Tenuous Sino-US relations have been further aggravated by the devastating coronavirus pandemic. The two largest economies of the world, which were concluding trade deals in January 2020, are now predictably on a collision course. President Trump has blamed China squarely for the so-called “Chinese virus” and seems adamant to hold it accountable for the contagion and the ensuing devastation of economies and human lives around the world.

The US perhaps considers it expedient to exploit this pandemic to bring China to heel and simultaneously pursue deeper geopolitical, geo-economic and geostrategic objectives. It is thus manoeuvring decisively to isolate, envelope and contain China. It intends to emphatically circumscribe its rise as a contending economic and global power. Pursuing his penchant for coercion, both at home and abroad, President Trump is likely to confront China simultaneously in multiple domains.

China is likely to become the prime and perhaps the swing factor in the 2020 US Election. President Trump and Joe Biden, the likely Democrat candidate, will criticise China’s handling of the pandemic’s outbreak. They will emphasise the rejuvenation of the US economy, the inequitable Sino-US trade balance, creation of jobs at home, moving manufacturing by major multinationals back to Continental USA, diversifying the global supply chain and even the need to decouple the US and Chinese economies. They will also insist on maintaining US’ unassailable military supremacy and its unmatched strategic reach (space included). China’s “encroachments” in its ostensibly declining sphere of influence will attract minute scrutiny, too. The US military is already letting its ominous presence be felt in the Indo-Pacific-South China Sea Region. Predictably, China will be required to prove to the world, beyond reasonable doubt, that its actions on the outbreak of the coronavirus were timely and in accordance with the best international practices.

In the wake of the coronavirus pandemic, diversification of the global supply chain system has now emerged as a core and vital interest for the US’ security and its pre-eminence as the sole economic and super power of the world. It will ignore it only to its peril. Regardless of the costs to the multinationals, the US is likely to push through with it in a very proactive manner. It could offer massive incentives to them to move out of China, preferably to the US. The US seems adamant to pursue economic nationalism, but its feasibility remains questionable on many accounts. The diversification of the global supply chains will undermine globalisation and define new paradigms for it. Mixed and/or integrated supply chains are likely to emerge more rapidly now to temper China’s overwhelming domination of the system in vogue. Regardless of where the supply chains get re-anchored, the host countries will have to match China in terms of domestic consumption, industrial and manufacturing capacities, infrastructure, technologies, trained manpower and costs of production. However, the global supply chain is bound to be rehashed and reconfigured. If mishandled, it will spell economic mayhem across the seas and the continents. In any case, automation and Artificial Intelligence etc are going to revolutionise industry and manufacturing processes very rapidly and in time, make such global supply chains increasingly redundant.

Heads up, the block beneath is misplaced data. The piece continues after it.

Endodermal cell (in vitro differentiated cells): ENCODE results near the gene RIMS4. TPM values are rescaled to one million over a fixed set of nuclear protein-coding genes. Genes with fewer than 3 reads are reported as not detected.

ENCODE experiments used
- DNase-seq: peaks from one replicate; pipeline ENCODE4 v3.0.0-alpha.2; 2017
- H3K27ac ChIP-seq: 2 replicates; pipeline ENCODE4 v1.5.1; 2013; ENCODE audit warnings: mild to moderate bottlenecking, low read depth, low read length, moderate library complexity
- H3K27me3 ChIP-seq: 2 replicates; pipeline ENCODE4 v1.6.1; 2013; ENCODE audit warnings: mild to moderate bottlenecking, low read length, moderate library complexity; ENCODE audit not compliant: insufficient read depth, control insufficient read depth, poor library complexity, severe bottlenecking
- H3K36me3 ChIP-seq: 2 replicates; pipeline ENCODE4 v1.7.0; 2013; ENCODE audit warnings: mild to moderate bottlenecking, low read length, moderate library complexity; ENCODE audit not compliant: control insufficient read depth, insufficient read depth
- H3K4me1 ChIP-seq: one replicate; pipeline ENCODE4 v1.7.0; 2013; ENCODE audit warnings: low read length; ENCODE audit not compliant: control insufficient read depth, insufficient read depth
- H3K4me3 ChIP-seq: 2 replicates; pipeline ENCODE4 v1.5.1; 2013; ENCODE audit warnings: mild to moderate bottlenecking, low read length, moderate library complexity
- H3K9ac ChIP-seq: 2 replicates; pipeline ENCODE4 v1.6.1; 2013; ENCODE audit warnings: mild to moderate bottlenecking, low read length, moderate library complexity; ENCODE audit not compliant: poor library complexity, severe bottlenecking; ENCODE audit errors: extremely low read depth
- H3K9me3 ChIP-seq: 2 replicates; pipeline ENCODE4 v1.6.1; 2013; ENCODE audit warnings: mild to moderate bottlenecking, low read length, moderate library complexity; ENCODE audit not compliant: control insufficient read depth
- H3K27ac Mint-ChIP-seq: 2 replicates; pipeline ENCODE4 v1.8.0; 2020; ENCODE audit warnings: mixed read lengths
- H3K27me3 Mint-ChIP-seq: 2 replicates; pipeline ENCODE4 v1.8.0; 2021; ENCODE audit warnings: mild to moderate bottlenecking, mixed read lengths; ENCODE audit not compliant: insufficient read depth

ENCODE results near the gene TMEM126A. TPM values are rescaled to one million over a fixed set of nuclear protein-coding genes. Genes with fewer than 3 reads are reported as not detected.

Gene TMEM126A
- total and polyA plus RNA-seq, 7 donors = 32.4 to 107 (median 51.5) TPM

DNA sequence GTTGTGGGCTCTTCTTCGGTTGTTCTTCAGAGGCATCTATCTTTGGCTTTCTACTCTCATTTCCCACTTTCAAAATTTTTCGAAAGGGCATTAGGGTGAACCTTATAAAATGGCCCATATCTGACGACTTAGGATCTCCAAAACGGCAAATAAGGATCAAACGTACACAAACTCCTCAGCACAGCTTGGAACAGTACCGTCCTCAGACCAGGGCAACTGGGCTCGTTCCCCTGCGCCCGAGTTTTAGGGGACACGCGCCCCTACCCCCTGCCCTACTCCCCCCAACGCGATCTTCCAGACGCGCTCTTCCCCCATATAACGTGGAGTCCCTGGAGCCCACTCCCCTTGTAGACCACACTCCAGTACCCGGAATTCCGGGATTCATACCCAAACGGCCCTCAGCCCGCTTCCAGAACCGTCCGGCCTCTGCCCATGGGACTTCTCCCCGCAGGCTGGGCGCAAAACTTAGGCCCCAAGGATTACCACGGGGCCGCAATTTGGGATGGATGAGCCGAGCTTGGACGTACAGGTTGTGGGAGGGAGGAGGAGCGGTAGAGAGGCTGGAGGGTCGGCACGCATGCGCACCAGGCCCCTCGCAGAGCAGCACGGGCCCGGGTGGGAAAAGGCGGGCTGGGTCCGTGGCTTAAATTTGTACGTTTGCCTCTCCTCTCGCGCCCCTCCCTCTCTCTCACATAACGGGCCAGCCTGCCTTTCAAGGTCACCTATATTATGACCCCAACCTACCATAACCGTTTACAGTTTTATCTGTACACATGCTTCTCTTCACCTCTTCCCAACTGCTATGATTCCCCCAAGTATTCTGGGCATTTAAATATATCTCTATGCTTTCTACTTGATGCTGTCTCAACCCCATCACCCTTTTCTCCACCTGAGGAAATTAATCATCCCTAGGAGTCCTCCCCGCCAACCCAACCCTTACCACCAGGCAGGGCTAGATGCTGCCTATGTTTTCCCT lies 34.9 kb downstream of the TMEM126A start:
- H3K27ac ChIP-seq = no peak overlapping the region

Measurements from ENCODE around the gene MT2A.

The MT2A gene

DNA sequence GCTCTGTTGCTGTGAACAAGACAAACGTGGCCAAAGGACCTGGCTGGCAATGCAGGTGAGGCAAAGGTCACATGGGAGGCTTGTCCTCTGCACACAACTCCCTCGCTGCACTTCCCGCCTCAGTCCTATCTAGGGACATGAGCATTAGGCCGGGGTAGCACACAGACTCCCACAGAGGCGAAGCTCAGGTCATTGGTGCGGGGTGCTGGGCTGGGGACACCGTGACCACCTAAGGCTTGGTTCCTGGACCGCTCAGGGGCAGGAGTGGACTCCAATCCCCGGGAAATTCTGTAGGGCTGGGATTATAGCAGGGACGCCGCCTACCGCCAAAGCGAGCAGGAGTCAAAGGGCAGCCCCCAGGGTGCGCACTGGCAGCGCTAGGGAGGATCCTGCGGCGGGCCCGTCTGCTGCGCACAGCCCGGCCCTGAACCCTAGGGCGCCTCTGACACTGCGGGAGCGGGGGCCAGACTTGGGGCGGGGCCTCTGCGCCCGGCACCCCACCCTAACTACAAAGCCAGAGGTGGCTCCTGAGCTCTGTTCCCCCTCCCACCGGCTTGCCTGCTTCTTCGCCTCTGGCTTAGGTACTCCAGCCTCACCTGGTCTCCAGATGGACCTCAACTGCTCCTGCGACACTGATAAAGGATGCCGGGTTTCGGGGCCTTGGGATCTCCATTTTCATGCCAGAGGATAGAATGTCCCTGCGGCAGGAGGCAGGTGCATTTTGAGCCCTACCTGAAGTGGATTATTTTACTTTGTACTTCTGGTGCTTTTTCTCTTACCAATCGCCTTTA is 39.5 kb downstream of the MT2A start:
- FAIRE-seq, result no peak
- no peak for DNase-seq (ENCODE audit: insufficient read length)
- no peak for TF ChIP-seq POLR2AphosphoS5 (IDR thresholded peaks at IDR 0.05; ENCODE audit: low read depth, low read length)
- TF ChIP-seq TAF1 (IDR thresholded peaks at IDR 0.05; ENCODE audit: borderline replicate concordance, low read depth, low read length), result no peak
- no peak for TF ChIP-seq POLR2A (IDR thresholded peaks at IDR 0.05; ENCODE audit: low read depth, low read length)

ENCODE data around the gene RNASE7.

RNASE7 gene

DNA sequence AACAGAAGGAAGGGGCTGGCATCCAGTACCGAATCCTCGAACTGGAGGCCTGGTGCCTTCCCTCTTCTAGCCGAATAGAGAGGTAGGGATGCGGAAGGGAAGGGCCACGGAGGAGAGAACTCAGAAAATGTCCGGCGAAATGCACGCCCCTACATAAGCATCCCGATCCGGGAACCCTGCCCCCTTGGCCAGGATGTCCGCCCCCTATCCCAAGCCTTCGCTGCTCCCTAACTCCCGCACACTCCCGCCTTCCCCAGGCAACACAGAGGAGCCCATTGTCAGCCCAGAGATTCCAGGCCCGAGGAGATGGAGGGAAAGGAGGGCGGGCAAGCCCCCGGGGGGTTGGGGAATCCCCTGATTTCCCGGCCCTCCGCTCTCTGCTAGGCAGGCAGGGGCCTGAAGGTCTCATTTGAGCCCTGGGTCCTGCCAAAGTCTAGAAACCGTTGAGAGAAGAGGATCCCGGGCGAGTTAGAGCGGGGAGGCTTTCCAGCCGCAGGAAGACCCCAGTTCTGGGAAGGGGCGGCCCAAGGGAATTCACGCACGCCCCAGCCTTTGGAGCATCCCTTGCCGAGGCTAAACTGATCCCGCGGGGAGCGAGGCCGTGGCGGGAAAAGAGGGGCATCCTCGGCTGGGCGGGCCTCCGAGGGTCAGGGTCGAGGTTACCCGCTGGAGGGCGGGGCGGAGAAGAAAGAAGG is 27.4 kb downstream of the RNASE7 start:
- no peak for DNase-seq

The US could move proactively to blunt China’s challenge to its pre-eminence as a global economic power. In a worst-case scenario, it could impede the BRI proactively, rehash trade deals, freeze Chinese assets in the US, impose sanctions, lay embargoes, hike taxes and duties on imports/exports to and from China, stop sourcing and manufacturing in China etc. It could withhold the transfer of technology; as it blocks the supply of semi-conductors to Huawei. The US Treasury Bills that China holds may eventually become a very serious bone of contention between the two. Lawsuits for reparations for the devastated economies and human lives lost due to the pandemic could seriously roil the situation further.

The South China Sea has been the bone of contention between China, the US and regional countries for some time now. It reportedly contains untold trillions of dollars in oil and natural gas reserves and fisheries. Since 2013, the Chinese have shown their presence on Spratly and Paracel Islands and Scarborough Shoal, much to the dismay of the US and regional countries. Of late, the US military has been increasingly conducting Freedom of Navigation Operations (FONOPs) in the South China Sea and the Taiwan Straits in particular. It has clearly upped the ante by substantially increasing its intelligence, surveillance and reconnaissance probes into the region. The intent is clear; the US will seek to enforce an international order in the region, ensure freedom of navigation, assure the regional countries that China will not be allowed to “squeeze them out of the treasures that lie beneath the seas” and contest China’s claims to the South China Sea and the riches therein.

Prudent statecraft might have seen both the US and China meeting halfway. Together, they could have led the world’s recovery from the pandemic and the global recession and in finding a vaccine. That opportunity seems lost amidst hostile rhetoric. Campaigning in Election 2020 will indicate the future trend of geopolitics, Sino-US relations and possibly the road map for the recovery of the US and world economies.

Sagacity demands sanity, restraint and dialogue.